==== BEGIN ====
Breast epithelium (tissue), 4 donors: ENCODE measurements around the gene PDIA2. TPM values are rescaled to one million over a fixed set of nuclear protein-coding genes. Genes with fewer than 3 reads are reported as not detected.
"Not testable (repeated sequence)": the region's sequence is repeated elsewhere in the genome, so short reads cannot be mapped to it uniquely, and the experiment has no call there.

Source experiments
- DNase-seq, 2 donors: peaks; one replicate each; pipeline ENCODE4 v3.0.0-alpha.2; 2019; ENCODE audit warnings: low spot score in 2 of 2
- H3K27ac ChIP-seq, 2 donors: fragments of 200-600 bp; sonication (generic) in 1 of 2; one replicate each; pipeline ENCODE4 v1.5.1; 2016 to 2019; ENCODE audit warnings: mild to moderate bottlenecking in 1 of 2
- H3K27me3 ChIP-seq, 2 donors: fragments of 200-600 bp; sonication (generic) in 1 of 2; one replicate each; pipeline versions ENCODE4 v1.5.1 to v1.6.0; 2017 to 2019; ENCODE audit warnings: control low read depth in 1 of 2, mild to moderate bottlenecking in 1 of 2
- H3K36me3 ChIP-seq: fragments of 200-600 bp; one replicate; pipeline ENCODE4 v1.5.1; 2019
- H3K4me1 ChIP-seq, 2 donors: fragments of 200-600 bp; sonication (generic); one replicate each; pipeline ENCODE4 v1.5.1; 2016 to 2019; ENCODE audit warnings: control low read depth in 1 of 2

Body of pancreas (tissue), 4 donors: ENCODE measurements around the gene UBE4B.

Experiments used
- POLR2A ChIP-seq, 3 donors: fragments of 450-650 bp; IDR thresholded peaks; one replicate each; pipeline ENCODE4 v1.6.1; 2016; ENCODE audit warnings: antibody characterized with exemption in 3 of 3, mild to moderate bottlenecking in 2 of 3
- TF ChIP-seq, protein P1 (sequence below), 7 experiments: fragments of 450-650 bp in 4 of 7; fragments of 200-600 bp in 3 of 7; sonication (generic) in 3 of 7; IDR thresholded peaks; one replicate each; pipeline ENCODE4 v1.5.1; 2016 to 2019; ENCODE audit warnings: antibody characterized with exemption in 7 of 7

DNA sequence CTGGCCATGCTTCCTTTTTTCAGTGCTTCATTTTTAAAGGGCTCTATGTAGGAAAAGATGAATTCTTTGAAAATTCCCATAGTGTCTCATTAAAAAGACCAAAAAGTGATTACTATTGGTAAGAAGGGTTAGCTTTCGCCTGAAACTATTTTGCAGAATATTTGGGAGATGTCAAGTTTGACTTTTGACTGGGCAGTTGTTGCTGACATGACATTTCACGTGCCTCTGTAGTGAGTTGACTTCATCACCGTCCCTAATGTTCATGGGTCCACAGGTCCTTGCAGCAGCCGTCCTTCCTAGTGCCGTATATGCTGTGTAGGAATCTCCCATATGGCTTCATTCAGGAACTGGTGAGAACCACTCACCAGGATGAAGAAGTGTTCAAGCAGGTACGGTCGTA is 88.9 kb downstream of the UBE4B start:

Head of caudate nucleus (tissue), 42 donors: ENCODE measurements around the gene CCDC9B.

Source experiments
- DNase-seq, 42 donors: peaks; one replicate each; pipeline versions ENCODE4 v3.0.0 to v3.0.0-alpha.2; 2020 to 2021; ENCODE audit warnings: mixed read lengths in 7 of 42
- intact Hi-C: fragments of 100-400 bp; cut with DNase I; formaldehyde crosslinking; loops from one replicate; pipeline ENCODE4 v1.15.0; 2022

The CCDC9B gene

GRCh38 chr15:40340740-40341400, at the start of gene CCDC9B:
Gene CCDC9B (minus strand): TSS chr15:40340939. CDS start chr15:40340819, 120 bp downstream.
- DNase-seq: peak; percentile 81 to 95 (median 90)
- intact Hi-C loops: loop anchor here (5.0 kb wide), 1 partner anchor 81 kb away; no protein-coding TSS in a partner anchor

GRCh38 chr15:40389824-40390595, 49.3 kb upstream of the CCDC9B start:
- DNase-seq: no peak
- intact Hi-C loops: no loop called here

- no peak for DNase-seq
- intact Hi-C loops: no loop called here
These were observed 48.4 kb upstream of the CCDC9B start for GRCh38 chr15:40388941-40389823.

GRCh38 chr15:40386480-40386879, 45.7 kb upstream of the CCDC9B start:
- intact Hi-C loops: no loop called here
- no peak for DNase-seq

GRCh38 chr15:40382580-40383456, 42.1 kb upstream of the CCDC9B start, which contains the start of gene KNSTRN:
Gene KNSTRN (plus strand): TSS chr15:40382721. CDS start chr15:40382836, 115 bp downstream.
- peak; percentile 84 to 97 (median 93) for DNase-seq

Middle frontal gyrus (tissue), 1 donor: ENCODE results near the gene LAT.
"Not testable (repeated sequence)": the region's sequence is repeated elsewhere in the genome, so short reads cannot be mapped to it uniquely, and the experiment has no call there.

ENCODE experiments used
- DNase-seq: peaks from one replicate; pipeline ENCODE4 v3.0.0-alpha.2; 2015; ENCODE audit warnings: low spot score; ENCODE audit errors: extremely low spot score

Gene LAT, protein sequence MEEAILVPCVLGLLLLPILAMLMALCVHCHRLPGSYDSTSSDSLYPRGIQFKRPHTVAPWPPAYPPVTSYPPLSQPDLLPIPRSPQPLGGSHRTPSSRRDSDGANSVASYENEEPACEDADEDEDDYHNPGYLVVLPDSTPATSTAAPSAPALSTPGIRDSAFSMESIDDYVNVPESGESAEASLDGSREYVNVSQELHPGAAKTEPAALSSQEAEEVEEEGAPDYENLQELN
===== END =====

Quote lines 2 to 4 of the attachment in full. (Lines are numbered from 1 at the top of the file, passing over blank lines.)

"Not testable (repeated sequence)": the region's sequence is repeated elsewhere in the genome, so short reads cannot be mapped to it uniquely, and the experiment has no call there.

Source experiments
- DNase-seq, 2 donors: peaks; one replicate each; pipeline ENCODE4 v3.0.0-alpha.2; 2019; ENCODE audit warnings: low spot score in 2 of 2